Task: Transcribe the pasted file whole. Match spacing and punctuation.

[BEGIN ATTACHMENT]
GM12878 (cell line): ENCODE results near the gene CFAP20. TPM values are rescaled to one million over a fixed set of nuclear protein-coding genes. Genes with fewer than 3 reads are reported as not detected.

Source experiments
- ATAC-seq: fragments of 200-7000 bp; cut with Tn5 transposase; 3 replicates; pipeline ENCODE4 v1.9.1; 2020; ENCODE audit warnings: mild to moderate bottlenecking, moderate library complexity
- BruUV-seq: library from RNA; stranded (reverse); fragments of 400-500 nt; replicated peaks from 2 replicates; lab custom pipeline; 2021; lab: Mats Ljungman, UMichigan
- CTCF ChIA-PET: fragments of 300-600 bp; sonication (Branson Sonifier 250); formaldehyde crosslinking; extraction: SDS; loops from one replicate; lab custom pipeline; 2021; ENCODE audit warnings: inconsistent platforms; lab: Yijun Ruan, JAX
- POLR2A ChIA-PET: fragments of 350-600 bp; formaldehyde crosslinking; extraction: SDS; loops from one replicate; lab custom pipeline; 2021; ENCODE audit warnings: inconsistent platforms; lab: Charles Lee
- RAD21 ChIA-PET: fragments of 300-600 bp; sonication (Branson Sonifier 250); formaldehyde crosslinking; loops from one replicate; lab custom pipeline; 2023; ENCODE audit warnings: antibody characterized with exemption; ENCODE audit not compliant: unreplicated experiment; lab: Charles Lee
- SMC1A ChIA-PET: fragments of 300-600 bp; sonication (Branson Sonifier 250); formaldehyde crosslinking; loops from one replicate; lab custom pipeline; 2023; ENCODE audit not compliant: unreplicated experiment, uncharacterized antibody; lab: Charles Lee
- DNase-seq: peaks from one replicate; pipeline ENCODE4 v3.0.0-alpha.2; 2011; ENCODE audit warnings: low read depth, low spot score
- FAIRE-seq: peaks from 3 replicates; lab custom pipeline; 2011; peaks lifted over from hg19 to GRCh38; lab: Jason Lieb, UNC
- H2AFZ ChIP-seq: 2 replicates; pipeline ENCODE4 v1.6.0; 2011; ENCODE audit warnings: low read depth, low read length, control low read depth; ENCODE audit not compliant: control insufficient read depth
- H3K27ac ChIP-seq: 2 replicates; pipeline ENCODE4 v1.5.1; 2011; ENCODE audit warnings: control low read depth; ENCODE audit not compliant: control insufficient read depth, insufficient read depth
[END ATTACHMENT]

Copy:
GM12878 (cell line): ENCODE results near the gene CFAP20. TPM values are rescaled to one million over a fixed set of nuclear protein-coding genes. Genes with fewer than 3 reads are reported as not detected.

Source experiments
- ATAC-seq: fragments of 200-7000 bp; cut with Tn5 transposase; 3 replicates; pipeline ENCODE4 v1.9.1; 2020; ENCODE audit warnings: mild to moderate bottlenecking, moderate library complexity
- BruUV-seq: library from RNA; stranded (reverse); fragments of 400-500 nt; replicated peaks from 2 replicates; lab custom pipeline; 2021; lab: Mats Ljungman, UMichigan
- CTCF ChIA-PET: fragments of 300-600 bp; sonication (Branson Sonifier 250); formaldehyde crosslinking; extraction: SDS; loops from one replicate; lab custom pipeline; 2021; ENCODE audit warnings: inconsistent platforms; lab: Yijun Ruan, JAX
- POLR2A ChIA-PET: fragments of 350-600 bp; formaldehyde crosslinking; extraction: SDS; loops from one replicate; lab custom pipeline; 2021; ENCODE audit warnings: inconsistent platforms; lab: Charles Lee
- RAD21 ChIA-PET: fragments of 300-600 bp; sonication (Branson Sonifier 250); formaldehyde crosslinking; loops from one replicate; lab custom pipeline; 2023; ENCODE audit warnings: antibody characterized with exemption; ENCODE audit not compliant: unreplicated experiment; lab: Charles Lee
- SMC1A ChIA-PET: fragments of 300-600 bp; sonication (Branson Sonifier 250); formaldehyde crosslinking; loops from one replicate; lab custom pipeline; 2023; ENCODE audit not compliant: unreplicated experiment, uncharacterized antibody; lab: Charles Lee
- DNase-seq: peaks from one replicate; pipeline ENCODE4 v3.0.0-alpha.2; 2011; ENCODE audit warnings: low read depth, low spot score
- FAIRE-seq: peaks from 3 replicates; lab custom pipeline; 2011; peaks lifted over from hg19 to GRCh38; lab: Jason Lieb, UNC
- H2AFZ ChIP-seq: 2 replicates; pipeline ENCODE4 v1.6.0; 2011; ENCODE audit warnings: low read depth, low read length, control low read depth; ENCODE audit not compliant: control insufficient read depth
- H3K27ac ChIP-seq: 2 replicates; pipeline ENCODE4 v1.5.1; 2011; ENCODE audit warnings: control low read depth; ENCODE audit not compliant: control insufficient read depth, insufficient read depth